The Moment of Truth — April 21, 2012
Welcome to the Moment of Truth, the chewy center of hard-candy op-ed.
We’re all just apes, I know that. Still, the best of us, and I don’t count myself among those very few, strive toward divinity and even get quite a ways in that direction. And most of us at least make a daily attempt to rise above the bestial barbarism that is our one guaranteed birthright.
As a piece of musical theater, however, “American Idiot” never even makes it out of the filthy nest of animal stench. It lies curled there next to its own rancid placenta, shrouded in the rank musk of its whelping. I saw it so you don’t have to. I was graciously treated to it by a fellow lover of theater and song, though we both agreed after the show that nothing in “American Idiot” qualifies as either.
Billy Joe Armstrong and his co-lyricists - it’s hard to believe more than one person would have allowed lyrics that crappy to see the light of the stage - are worse than hacks. A hack has at least by some twisted definition a professional attitude. I patiently waited for any turn of phrase that might make me say, “oh that’s clever” or “nice try” or even “that’s something kind of” but none ever came.
Instead, meter was trampled by stomping clumps of syllables, their stresses misassigned. I don’t think there was a single song in which at least one English word wasn’t pronounced as if by a newly-literate Indonesian haltingly sounding it out. Mem-OR-y. REE-mem-BER. I think those two were in several different songs. Misplaced inflection was the leitmotif of the evening.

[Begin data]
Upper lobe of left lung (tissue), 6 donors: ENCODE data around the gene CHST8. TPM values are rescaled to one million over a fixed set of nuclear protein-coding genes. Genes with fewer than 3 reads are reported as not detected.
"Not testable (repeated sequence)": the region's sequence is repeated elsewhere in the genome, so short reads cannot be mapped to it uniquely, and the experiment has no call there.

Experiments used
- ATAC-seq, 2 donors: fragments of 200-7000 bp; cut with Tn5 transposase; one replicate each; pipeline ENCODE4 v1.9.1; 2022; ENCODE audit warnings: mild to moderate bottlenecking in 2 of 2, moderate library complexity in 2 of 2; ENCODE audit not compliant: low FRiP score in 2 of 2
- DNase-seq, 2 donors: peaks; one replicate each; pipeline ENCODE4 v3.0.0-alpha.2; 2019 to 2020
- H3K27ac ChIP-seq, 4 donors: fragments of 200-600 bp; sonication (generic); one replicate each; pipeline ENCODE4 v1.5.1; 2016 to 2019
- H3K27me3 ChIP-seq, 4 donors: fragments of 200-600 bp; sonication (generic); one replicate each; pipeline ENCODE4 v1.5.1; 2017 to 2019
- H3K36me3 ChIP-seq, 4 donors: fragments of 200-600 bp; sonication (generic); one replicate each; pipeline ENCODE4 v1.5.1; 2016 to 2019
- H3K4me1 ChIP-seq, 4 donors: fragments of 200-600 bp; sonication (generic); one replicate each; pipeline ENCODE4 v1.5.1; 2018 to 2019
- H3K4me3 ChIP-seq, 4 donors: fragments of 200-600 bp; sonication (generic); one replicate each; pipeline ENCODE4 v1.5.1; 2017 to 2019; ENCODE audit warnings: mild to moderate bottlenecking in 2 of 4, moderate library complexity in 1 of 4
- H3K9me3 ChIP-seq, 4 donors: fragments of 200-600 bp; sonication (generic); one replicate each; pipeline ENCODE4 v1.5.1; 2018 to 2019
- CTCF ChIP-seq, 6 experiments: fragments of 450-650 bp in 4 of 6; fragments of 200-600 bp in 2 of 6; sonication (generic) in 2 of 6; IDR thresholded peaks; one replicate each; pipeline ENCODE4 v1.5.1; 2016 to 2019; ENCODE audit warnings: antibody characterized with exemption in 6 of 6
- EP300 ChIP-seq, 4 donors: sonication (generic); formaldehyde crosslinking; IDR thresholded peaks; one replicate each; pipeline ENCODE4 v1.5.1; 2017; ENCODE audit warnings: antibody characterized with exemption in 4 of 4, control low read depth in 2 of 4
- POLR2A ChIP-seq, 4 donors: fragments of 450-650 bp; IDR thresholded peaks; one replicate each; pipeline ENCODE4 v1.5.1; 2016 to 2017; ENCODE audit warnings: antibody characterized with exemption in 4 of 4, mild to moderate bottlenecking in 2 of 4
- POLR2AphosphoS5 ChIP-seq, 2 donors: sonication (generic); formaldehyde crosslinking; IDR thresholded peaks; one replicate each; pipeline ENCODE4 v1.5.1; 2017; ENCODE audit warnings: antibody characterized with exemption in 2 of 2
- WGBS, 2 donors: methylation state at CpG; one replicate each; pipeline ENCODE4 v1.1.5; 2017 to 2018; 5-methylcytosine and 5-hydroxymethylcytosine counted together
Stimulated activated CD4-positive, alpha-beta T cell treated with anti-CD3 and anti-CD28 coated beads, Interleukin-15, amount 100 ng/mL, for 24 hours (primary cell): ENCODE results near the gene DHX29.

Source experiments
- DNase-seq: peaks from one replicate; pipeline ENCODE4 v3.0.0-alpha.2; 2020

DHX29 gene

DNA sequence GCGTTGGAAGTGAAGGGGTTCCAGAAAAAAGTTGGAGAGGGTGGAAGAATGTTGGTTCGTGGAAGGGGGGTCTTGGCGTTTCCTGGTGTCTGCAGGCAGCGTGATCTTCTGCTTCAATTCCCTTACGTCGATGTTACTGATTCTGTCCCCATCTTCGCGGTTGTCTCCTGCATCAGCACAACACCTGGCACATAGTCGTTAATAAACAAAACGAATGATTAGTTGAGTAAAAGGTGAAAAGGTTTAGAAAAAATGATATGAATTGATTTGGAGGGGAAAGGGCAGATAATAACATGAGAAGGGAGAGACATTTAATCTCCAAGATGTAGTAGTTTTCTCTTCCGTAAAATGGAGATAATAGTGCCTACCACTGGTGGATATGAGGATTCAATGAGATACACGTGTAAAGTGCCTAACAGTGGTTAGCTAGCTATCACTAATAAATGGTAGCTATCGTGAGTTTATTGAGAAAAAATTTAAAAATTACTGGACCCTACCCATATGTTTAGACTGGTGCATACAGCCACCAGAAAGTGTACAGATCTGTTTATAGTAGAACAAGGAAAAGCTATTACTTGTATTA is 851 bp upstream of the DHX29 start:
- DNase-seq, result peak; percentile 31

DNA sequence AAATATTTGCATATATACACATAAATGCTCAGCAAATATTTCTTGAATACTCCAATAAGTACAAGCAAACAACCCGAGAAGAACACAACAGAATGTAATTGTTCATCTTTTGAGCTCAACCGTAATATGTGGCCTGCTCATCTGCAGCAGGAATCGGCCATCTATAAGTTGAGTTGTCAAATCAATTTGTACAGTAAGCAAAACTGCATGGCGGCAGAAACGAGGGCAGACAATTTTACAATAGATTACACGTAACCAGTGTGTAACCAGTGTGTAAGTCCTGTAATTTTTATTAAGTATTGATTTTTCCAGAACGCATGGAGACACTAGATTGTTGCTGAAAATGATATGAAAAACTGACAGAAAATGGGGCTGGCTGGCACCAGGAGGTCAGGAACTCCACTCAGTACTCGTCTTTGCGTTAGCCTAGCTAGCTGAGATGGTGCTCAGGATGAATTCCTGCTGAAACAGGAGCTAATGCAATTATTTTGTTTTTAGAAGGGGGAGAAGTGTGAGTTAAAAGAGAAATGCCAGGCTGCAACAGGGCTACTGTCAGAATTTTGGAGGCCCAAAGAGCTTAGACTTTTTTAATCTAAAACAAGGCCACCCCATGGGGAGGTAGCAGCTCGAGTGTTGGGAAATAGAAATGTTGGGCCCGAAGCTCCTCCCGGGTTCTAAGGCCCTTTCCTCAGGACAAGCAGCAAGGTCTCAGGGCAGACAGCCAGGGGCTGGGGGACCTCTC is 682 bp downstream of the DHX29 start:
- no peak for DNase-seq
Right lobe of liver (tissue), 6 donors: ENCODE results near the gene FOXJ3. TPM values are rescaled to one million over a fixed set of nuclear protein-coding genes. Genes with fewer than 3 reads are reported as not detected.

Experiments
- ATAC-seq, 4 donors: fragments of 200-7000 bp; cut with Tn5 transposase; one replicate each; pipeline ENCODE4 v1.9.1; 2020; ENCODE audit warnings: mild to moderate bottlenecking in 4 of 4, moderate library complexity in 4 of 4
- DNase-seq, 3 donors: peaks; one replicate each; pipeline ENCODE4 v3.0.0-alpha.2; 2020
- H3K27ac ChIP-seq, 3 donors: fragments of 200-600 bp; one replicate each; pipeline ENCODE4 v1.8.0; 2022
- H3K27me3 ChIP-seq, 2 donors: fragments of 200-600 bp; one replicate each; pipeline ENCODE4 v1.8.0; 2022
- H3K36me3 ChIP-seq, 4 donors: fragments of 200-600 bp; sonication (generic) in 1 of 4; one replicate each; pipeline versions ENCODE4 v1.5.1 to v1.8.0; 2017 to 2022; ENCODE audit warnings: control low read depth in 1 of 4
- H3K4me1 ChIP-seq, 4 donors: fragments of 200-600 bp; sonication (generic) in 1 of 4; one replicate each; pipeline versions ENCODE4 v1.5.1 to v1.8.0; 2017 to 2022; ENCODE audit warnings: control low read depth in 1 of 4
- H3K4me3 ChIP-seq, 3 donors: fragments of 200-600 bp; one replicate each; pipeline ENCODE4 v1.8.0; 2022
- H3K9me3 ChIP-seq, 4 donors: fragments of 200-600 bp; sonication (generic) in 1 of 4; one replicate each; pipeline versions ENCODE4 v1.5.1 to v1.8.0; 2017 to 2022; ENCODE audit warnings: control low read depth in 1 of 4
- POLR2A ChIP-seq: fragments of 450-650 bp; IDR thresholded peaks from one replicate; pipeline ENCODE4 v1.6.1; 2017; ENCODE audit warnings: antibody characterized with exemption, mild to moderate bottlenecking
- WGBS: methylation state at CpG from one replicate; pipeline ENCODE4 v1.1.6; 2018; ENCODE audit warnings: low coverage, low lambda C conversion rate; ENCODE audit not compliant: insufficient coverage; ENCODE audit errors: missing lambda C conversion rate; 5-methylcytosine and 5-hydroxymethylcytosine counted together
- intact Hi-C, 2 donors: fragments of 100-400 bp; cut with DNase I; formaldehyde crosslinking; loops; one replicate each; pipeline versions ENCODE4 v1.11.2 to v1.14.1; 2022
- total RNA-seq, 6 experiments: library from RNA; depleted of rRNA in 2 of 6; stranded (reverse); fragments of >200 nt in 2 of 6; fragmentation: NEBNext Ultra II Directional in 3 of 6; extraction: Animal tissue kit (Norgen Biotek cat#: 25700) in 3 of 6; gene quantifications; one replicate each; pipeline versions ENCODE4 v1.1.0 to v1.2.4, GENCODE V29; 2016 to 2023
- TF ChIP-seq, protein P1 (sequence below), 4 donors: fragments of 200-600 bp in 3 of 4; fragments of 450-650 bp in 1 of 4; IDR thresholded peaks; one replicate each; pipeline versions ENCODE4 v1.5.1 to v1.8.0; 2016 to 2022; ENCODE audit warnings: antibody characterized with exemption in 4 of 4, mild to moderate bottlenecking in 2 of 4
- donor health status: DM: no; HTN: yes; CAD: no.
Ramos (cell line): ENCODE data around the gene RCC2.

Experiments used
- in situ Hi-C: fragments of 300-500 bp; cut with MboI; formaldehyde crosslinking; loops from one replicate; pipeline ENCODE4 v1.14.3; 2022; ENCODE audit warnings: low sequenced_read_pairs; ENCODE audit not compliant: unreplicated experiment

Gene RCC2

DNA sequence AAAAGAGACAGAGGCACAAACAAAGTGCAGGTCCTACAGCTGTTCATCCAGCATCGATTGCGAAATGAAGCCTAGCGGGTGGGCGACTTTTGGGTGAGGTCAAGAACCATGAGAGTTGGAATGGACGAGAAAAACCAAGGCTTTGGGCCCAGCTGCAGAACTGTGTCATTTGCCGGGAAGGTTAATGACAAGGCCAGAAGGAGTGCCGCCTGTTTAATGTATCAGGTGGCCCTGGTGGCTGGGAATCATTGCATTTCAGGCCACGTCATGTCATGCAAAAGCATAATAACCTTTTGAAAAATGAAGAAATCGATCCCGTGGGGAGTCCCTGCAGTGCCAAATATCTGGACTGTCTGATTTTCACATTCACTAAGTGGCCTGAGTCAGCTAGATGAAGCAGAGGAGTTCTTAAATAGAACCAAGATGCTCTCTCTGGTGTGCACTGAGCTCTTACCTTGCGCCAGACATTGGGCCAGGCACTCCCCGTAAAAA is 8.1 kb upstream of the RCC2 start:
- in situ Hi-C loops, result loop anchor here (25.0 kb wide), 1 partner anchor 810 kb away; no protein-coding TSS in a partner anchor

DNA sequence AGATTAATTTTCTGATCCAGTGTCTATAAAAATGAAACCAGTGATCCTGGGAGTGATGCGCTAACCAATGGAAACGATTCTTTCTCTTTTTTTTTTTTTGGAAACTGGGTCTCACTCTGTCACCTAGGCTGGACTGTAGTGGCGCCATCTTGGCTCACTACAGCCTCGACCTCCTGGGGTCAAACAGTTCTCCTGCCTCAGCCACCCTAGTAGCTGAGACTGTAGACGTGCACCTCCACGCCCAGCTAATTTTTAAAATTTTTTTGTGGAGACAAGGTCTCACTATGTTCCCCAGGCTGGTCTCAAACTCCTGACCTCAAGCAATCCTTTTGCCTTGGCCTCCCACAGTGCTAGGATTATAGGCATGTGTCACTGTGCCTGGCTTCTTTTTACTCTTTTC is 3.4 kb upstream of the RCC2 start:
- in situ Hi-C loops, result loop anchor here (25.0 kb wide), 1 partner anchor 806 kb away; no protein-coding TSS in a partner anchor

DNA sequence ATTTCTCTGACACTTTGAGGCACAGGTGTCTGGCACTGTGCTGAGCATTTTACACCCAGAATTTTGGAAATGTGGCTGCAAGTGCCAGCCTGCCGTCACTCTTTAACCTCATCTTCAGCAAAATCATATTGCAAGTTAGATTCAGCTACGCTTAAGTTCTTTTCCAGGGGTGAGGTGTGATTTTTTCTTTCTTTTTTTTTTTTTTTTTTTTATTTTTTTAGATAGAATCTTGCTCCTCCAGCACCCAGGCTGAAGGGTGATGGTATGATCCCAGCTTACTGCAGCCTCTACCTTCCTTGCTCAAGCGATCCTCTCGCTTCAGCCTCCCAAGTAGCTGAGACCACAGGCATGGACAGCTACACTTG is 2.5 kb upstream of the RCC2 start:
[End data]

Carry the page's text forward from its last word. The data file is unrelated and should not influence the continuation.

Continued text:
If there was any overall sense of technique reflecting theme, it was represented by the artists’ choice to avoid anything requiring imaginative effort. Imaginative effort was left completely out of the palette at every level of production: choreography, lighting, video, blocking - some of the performances were good, and one woman sang really well at one point.
One could say imaginative effort was conspicuous by its absence, but that would not be true. The lack of imaginative effort was experienced merely as a lack. There was nothing transgressive or redemptive, nothing touching, nothing triumphant, nothing tragic, nothing particularly funny, certainly nothing original or even remotely trying to assert itself as original. The most enjoyable chord progression married to vocal harmony in the show was, I realized later, completely lifted from ELO’s song “Telephone Line,” which compared to Armstrong’s songs is a work of musical genius.
It’s tempting to go into detail listing the show’s many examples of esthetic flatulence, but it suffers from such a barren, undifferentiated lack of quality that the word “detail” loses its ability to operate, like a sandglass in a zero-gravity environment. Details are not what the show is about.